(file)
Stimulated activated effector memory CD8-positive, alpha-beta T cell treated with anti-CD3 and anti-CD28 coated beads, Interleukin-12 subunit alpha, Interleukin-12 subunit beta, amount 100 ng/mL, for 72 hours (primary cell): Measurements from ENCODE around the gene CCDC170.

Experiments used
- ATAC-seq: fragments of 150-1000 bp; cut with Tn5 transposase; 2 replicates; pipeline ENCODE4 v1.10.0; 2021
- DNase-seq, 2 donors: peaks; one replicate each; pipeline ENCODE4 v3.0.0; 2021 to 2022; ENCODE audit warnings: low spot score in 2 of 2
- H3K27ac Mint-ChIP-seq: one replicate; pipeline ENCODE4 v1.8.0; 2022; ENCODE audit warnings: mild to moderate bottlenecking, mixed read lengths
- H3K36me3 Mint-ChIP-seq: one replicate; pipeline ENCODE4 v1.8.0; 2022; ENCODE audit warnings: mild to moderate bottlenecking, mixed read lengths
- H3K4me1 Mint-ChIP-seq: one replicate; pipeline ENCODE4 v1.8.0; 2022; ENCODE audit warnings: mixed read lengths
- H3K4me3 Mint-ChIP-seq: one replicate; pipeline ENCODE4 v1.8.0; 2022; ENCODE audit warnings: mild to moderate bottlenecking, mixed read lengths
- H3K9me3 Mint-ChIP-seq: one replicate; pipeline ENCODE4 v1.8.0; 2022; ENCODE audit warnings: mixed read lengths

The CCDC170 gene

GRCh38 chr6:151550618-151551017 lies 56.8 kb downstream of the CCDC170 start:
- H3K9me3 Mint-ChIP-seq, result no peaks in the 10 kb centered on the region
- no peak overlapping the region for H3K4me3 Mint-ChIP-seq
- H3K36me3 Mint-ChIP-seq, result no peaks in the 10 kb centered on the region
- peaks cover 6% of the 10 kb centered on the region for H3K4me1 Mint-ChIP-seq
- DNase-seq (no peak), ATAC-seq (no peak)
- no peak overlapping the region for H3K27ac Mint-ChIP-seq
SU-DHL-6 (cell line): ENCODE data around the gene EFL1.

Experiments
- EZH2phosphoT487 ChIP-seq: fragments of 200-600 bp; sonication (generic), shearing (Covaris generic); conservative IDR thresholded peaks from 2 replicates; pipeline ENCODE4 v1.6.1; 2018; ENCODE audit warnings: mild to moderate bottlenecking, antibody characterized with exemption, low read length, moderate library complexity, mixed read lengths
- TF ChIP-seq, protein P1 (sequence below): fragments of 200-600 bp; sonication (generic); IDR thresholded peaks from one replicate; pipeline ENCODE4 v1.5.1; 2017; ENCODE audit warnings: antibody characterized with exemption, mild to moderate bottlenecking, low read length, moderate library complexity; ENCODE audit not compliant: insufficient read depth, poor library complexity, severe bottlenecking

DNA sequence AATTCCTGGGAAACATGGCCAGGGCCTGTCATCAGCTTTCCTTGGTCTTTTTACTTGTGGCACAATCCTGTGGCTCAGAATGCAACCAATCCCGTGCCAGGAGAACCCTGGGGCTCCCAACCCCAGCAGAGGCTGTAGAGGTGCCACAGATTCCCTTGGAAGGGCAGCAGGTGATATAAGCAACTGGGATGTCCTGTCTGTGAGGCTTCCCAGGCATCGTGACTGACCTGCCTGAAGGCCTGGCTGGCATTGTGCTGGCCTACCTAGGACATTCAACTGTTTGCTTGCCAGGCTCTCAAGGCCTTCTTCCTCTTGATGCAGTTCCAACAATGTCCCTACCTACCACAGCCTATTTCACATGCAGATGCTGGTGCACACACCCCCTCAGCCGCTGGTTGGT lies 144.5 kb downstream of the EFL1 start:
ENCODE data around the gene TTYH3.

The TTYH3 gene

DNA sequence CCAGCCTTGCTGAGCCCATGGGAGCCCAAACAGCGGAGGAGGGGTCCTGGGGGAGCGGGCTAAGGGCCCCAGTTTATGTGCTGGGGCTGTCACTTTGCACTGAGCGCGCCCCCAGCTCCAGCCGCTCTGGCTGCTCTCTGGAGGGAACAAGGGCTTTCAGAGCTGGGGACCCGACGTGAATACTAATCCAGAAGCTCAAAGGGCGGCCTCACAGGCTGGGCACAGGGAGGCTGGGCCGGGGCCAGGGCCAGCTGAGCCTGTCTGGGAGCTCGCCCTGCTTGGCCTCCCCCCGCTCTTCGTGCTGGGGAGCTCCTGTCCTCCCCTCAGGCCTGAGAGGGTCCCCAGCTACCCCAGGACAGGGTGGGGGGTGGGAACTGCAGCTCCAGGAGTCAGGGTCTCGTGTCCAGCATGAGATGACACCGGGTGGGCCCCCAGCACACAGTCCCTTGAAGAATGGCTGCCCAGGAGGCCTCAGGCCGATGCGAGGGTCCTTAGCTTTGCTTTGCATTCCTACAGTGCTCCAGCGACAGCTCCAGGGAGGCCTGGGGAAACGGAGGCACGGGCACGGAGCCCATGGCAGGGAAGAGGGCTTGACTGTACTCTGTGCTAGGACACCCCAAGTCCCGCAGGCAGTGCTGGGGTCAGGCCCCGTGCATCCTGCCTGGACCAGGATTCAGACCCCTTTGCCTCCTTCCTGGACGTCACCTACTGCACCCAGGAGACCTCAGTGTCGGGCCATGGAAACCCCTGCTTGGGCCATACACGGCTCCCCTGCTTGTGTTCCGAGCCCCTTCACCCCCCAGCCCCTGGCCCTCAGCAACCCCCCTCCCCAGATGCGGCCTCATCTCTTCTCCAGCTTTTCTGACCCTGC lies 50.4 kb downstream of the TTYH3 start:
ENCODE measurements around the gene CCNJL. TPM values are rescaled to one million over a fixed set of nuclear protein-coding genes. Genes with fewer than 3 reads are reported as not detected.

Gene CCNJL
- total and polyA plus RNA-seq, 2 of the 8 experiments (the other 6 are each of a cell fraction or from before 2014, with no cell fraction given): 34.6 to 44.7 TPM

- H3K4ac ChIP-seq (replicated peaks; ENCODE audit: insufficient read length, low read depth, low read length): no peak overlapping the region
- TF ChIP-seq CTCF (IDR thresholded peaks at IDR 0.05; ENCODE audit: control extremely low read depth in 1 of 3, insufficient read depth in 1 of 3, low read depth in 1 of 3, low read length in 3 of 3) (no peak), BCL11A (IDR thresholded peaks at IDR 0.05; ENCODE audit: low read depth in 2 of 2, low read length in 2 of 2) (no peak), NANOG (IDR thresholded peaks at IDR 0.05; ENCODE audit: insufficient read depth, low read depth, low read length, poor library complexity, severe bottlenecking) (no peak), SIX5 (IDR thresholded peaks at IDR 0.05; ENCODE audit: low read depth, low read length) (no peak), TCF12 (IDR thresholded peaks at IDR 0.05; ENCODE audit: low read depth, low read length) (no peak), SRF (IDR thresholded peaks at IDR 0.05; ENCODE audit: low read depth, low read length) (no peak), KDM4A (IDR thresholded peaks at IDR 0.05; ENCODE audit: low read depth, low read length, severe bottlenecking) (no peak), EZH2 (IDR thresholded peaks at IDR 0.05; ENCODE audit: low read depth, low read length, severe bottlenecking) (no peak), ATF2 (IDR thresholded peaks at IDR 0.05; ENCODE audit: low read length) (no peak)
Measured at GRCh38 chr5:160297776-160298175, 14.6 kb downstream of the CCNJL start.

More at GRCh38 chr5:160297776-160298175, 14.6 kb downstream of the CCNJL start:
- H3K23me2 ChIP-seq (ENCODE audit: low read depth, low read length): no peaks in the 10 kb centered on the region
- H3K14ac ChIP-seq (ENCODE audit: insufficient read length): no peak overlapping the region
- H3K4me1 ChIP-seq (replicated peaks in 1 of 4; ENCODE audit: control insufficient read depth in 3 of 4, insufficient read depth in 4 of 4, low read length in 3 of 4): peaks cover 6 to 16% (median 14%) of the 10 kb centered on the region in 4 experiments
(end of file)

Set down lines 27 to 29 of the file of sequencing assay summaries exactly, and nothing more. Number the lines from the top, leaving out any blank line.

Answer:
Gene CCNJL
- total and polyA plus RNA-seq, 2 of the 8 experiments (the other 6 are each of a cell fraction or from before 2014, with no cell fraction given): 34.6 to 44.7 TPM

- H3K4ac ChIP-seq (replicated peaks; ENCODE audit: insufficient read length, low read depth, low read length): no peak overlapping the region